But there are sections that I am still quite proud of and I know it is a piece that has been a moving experience for number of people…….

HR : You clearly seem to enjoy the opportunity to take your recordings into the surround sound arena too – did ”Slow Dance” surpassed your expectations?

AP : The Surround was a tough one : the toughest of all the re-releases thus far….Perhaps not harmonically but certainly in terms of the arrangement, the album was in parts very intricate and both the balance and flow hung by a thread. Any slight change and the wheels would come off. And they did ! It presented an almost insurmountable challenge to Simon Heyworth and Andy Miles, as there were effects on outboard gear (now either absent or defunct !) that weren’t recorded to tape and therefore had to be somehow ‘reconstructed’.
On the other hand instrumental albums such as this and particularly 1984 ( a feast for the guys with all the weird, tricky sounds lending themselves well to sonic spatial manipulation !) do benefit from the size and ambience that 5.1 affords. So my considered view is that the more ambient, floaty parts benefit greatly whilst other sections slightly less so….

I think any of the orchestral albums would really benefit from being in Surround Sound.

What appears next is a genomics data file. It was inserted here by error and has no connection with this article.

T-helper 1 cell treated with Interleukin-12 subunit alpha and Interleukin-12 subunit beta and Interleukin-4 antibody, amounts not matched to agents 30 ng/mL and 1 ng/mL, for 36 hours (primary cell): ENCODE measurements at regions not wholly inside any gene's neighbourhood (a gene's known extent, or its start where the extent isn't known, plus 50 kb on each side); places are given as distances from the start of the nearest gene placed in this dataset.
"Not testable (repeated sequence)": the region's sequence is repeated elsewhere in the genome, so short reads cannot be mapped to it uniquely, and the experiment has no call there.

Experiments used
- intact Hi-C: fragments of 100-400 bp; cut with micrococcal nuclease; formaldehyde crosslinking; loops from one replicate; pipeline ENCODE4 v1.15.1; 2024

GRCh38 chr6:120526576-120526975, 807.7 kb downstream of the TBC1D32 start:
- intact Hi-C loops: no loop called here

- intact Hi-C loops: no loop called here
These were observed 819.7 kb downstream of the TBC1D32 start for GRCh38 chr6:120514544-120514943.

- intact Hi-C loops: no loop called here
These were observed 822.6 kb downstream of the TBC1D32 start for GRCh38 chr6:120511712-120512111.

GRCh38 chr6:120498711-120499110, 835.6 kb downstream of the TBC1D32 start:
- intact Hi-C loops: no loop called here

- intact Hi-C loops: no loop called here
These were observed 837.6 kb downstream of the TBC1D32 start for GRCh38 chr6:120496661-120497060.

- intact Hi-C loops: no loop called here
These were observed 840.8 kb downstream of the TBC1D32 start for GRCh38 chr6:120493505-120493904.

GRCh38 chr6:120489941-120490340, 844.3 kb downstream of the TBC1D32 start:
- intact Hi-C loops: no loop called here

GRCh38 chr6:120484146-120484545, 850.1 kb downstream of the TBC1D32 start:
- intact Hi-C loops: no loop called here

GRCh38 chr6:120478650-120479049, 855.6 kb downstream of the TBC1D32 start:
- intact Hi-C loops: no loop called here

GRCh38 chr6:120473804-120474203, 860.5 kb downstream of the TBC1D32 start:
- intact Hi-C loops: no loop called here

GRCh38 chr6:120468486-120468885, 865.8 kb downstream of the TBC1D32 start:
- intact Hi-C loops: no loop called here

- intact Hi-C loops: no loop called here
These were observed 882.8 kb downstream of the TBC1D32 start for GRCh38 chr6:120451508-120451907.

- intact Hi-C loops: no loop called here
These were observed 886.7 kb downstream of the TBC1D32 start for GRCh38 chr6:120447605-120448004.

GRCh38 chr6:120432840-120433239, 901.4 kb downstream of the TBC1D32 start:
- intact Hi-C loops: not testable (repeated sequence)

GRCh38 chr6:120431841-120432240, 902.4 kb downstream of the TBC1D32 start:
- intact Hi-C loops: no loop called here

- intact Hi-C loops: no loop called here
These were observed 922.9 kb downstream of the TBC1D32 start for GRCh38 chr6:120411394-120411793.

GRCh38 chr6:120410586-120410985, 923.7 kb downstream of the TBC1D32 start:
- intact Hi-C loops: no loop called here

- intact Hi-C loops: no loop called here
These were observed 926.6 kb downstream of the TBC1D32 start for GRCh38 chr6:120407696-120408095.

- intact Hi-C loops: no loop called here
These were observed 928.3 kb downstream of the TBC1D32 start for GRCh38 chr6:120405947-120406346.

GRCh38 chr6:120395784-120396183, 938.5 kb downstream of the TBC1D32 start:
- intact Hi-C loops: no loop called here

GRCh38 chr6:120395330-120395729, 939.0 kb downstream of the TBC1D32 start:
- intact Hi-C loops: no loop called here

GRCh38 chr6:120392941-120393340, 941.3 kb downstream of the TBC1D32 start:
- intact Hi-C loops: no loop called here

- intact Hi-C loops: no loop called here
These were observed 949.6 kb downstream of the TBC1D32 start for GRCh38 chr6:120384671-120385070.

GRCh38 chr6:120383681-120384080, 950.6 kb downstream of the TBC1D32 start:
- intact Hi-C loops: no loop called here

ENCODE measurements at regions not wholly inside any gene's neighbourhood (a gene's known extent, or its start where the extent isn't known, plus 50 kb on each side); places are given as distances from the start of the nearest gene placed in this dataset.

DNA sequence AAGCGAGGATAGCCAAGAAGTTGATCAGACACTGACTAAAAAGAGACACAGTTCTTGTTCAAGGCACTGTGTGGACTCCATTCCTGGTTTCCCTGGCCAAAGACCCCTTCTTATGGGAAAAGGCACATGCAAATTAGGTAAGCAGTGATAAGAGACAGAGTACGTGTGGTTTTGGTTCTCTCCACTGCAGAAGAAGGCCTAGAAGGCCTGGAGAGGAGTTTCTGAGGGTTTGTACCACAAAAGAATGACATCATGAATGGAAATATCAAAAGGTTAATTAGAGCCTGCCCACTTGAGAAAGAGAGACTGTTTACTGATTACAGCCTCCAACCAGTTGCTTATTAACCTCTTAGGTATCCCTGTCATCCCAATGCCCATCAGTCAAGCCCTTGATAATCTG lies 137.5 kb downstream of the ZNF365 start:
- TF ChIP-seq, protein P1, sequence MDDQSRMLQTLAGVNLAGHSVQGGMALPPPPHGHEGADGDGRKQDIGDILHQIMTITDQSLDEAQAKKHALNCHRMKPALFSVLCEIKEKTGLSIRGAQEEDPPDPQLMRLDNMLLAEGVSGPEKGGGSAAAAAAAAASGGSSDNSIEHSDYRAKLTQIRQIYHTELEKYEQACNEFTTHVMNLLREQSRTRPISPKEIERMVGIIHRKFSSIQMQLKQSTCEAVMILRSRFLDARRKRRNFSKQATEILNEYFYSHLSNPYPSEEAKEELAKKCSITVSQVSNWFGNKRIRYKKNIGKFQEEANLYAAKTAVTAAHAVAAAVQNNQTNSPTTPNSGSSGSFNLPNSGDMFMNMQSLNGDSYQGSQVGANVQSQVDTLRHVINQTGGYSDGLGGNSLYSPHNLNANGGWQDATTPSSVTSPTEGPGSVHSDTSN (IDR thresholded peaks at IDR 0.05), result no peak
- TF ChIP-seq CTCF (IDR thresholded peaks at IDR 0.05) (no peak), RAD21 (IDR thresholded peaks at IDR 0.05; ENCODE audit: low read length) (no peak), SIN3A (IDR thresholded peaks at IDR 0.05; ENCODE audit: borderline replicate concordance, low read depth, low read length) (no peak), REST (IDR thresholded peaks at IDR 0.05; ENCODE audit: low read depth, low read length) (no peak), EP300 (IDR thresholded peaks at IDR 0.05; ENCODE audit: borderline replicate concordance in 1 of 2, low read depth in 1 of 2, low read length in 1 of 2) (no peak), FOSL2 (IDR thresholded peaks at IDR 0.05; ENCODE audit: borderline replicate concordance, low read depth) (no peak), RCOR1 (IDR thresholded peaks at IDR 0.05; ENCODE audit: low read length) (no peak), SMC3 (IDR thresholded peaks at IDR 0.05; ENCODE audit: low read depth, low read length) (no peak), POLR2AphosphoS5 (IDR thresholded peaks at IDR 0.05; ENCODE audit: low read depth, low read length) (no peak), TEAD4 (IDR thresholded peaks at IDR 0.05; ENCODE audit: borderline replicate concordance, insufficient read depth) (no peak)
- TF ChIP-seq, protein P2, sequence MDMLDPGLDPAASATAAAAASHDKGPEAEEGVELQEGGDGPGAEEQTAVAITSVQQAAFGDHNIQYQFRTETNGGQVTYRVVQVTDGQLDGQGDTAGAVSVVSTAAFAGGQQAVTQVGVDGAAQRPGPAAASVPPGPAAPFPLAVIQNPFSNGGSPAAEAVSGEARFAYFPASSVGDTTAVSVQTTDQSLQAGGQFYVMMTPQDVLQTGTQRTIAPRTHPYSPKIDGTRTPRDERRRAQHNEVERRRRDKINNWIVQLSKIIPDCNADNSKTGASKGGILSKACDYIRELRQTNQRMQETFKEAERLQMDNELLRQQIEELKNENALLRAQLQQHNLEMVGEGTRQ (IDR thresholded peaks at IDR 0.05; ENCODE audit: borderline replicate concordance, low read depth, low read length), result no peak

The bigger it is, the more there is going on, and the more you can throw around the room.

But what does the musician / composer’s view count…..? It is only the audience’s opinions that ultimately counts !
I am happy that we try to give anyone repurchasing these albums enough extra material to make it feel worth it !

The re-release schedule is a bit torturous actually.
We’re up to “Private Parts and Pieces” with a bonus CD of material from the time, and … I don’t want to give too much else away really, but we will be doing more … maybe “Tarka”, eventually.

HR – Would you like to get any of your compositions to a point where an orchestra could perform it live?

AP – Oh You bet! I’d love it!!
There was a performance of “Tarka” in Australia, but it was with a scratch orchestra, so a rather mixed affair.
It’s quite hard [Tarka] although it’s not an incredibly difficult score, but it needs some very good players to do it justice.
These things are just so incredibly expensive to put together though, aren’t they?

HR – Yes, they are!
Do you ever perform?

AP – I don’t … no.
My experience with Genesis made me very tentative about performing, but to be honest – the thing that I enjoy most is composing. I’m a terrible practicer! The process of playing something over and over again, just bores me to tears!

HR – How about conducting then?

AP – Gosh no, I’m not a good enough conductor – I did study it for a while, briefly, but I’d be much better on a bus!